The 3 Steps To A New Language Learning Habit

Language learning is all about forming a daily habit, but how do you do it? The studies are in, and 3 steps is all it takes.
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The 3 Steps To A New Language Learning Habit

New studies have shown that learning a new language is less about learning a new language, and more about forming a new habit. That’s why Babbel’s language experts have done some serious investigating into habit-forming. And what did they find? An important part of learning is repetition and regularity.

Okay, so not exactly a secret, but it is tried and true. There’s a reason why your favorite language learning magazine keeps raving about it.

Oh form a new habit? You make it sound so easy — but it’s not! Because if it were, I’d be a violin playing, tap dancing, wood-working, polyglot by now! A regular comment we hear from our users is that they can’t find the time to study regularly. Sound familiar? After all, at the end of a long day who wants some app scolding them from using the wrong German article for “horse”? Finding the time can be an issue for many of us, but we’ve done some research and we believe the real challenge lies elsewhere. 

It turns out that habit forming is about focus, not time. To form a habit you should start by choosing a small and specific behavior that you want to do every day. Saying you want a healthier eating habit won’t be very successful if all you have in the house is a frozen pizza. And contrary to popular belief, habit forming is not about scheduling. Instead, you want to reliably trigger that new behavior so it becomes second nature. 

Let’s talk about practical ways to turn that big language learning goal into specific habit forming behavior.

1. Take A Look At Your Current Habits

We form new habits all the time without realizing it. Think of how you turn on the coffee pot every morning, brush your teeth before bed, or lock the door when you leave the house. I’m sure you didn’t consciously train yourself to form these habits — rather they came about because of a trigger.

Take a look at the things you do on a daily basis and use them as an anchor for the new habit you want to form. Here are some pointers on how to choose a “habit anchor”:

  • It must be an extremely reliable habit. Pick something you always do.
  • It must be a precise event. Just like the new habit must be specific, so must your anchor habit be. A fuzzy anchor (whenever I’m in the mood for learning) doesn’t work well.
  • It must match how often you want to do your behavior. If you want to do your behavior once a day, pick an anchor that only happens once a day (e.g. “after I go to bed and turn on my alarm…”).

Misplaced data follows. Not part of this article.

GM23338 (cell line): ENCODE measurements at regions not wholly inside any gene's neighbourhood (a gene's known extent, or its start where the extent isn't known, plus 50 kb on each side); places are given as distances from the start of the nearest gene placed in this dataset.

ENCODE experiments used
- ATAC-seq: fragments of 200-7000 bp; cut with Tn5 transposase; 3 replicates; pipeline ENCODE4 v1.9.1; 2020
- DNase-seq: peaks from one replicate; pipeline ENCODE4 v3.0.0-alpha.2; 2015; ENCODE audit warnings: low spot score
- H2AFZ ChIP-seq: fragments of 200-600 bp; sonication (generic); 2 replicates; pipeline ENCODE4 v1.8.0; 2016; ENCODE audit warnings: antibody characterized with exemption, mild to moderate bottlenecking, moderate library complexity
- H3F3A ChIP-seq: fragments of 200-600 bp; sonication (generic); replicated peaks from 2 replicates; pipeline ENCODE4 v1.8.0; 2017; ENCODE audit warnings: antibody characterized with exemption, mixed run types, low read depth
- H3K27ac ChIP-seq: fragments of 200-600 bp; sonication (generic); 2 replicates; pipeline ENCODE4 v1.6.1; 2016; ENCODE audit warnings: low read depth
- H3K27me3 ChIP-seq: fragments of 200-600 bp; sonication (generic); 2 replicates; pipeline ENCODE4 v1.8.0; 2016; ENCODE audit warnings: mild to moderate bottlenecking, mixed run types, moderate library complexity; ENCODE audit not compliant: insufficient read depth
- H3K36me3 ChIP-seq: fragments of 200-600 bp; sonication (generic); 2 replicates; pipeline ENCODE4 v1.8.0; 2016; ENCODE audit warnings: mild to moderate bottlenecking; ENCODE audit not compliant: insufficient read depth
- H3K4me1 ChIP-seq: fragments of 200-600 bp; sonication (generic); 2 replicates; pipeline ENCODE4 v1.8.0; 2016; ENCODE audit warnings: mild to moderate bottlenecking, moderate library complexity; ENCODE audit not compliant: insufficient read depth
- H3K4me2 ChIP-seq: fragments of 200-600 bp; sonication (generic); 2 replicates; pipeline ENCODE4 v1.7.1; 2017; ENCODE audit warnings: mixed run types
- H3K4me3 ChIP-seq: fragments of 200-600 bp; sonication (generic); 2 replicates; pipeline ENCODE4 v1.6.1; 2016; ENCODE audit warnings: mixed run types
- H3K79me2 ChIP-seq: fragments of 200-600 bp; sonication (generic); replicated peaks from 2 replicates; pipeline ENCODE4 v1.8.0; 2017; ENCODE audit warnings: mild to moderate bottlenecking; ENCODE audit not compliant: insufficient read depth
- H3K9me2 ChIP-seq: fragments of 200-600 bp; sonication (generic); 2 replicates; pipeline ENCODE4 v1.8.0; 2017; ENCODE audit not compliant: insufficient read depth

• It should relate to your new behavior, both in theme and location. For example, “after I drop off the kids at school” might not be a good anchor for training yourself to do 10 sit-ups each day, since there is likely to be a time delay between the two habits.

The anchor is a very personal thing: You need to decide what is the best anchor for you, given your personal circumstances and lifestyle.

2. Create A “Recipe”

This part is deceptively simple, but it works. Now that you have your main ingredient, it’s time to create a “recipe” that you will practice everyday. The recipe will look something like this:

After I (real-life habit chosen in Step 1), I will (new habit you want to learn).

Let’s say you want to train yourself to learn Russian with Babbel for 15 minutes every day. In this case, a small baby step might be to visit Babbel, no more, no less. Your first recipe might look like this: After I have my morning coffee, I will go to my Babbel homepage. Or like this: After I brush my teeth in the evening, I will go to my Babbel homepage. And yes you read that correctly, only go to the homepage.

It’s crucial for your new habit to be that simple. When Stanford psychologist BJ Fogg wanted to train himself to floss, he began by only flossing a single tooth.

Your priority in the early stages of habit forming is not to set a challenging task (such as completing an entire lesson), but to find an anchor that truly works for you. Once you have that, you can start increasing the challenge. The key to a successful recipe is finding an anchor that will logically trigger the new behavior. Testing and adapting your recipe is part of the learning process!

3. Turn Up The Heat

Once you have found a recipe that works reliably, you have done by far the hardest bit. Remember learning a new language is about adapting a new behavior that can become second nature to you. Stephen King famously writes a couple of pages before breakfast (a very good trigger) every day. Once you have properly established the habit, you’ll find it hard to break – just like any other habit.

So, let’s return to our example: Once you are able to reliably trigger the “visit the Babbel homepage” behavior, you can enhance it to “do a lesson on Babbel.” This way it will seem effortless to you. Magic? Not really, it’s just the way our brain works. 

We strongly suggest that in the first week, when you are experimenting with your new recipe, you write it down somewhere visible in the same context where your anchor happens. Be creative! For instance, use lipstick to write on your bathroom mirror “After I brush my teeth, I will visit the Babbel homepage.” Soon enough, you’ll no longer need that reminder and you’ll be well on your way to making 15 minutes of language learning a daily habit.

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